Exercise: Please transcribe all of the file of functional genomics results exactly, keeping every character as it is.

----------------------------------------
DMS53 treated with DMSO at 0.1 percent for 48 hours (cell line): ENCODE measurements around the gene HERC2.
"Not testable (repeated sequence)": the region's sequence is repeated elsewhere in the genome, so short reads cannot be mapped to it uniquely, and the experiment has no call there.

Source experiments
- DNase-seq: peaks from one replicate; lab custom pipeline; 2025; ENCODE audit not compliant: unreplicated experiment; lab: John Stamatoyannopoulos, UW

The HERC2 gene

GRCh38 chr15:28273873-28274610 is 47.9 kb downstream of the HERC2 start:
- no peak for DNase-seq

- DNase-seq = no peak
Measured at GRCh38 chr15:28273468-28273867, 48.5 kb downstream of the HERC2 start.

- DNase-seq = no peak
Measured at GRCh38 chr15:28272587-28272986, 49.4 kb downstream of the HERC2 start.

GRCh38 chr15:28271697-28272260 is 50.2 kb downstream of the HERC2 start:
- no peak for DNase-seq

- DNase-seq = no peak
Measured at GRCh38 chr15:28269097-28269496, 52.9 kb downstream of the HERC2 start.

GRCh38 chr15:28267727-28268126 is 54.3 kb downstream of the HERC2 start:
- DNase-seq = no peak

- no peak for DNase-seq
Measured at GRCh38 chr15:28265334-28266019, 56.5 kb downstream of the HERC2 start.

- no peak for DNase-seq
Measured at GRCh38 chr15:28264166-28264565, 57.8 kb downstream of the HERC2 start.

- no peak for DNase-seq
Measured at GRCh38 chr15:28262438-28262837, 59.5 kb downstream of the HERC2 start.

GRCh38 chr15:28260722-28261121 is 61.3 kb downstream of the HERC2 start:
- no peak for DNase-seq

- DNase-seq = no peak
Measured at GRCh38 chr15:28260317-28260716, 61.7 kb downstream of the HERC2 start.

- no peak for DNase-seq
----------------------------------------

DMS53 treated with DMSO at 0.1 percent for 48 hours (cell line): ENCODE measurements around the gene HERC2.
"Not testable (repeated sequence)": the region's sequence is repeated elsewhere in the genome, so short reads cannot be mapped to it uniquely, and the experiment has no call there.

Source experiments
- DNase-seq: peaks from one replicate; lab custom pipeline; 2025; ENCODE audit not compliant: unreplicated experiment; lab: John Stamatoyannopoulos, UW

The HERC2 gene

GRCh38 chr15:28273873-28274610 is 47.9 kb downstream of the HERC2 start:
- no peak for DNase-seq

- DNase-seq = no peak
Measured at GRCh38 chr15:28273468-28273867, 48.5 kb downstream of the HERC2 start.

- DNase-seq = no peak
Measured at GRCh38 chr15:28272587-28272986, 49.4 kb downstream of the HERC2 start.

GRCh38 chr15:28271697-28272260 is 50.2 kb downstream of the HERC2 start:
- no peak for DNase-seq

- DNase-seq = no peak
Measured at GRCh38 chr15:28269097-28269496, 52.9 kb downstream of the HERC2 start.

GRCh38 chr15:28267727-28268126 is 54.3 kb downstream of the HERC2 start:
- DNase-seq = no peak

- no peak for DNase-seq
Measured at GRCh38 chr15:28265334-28266019, 56.5 kb downstream of the HERC2 start.

- no peak for DNase-seq
Measured at GRCh38 chr15:28264166-28264565, 57.8 kb downstream of the HERC2 start.

- no peak for DNase-seq
Measured at GRCh38 chr15:28262438-28262837, 59.5 kb downstream of the HERC2 start.

GRCh38 chr15:28260722-28261121 is 61.3 kb downstream of the HERC2 start:
- no peak for DNase-seq

- DNase-seq = no peak
Measured at GRCh38 chr15:28260317-28260716, 61.7 kb downstream of the HERC2 start.

- no peak for DNase-seq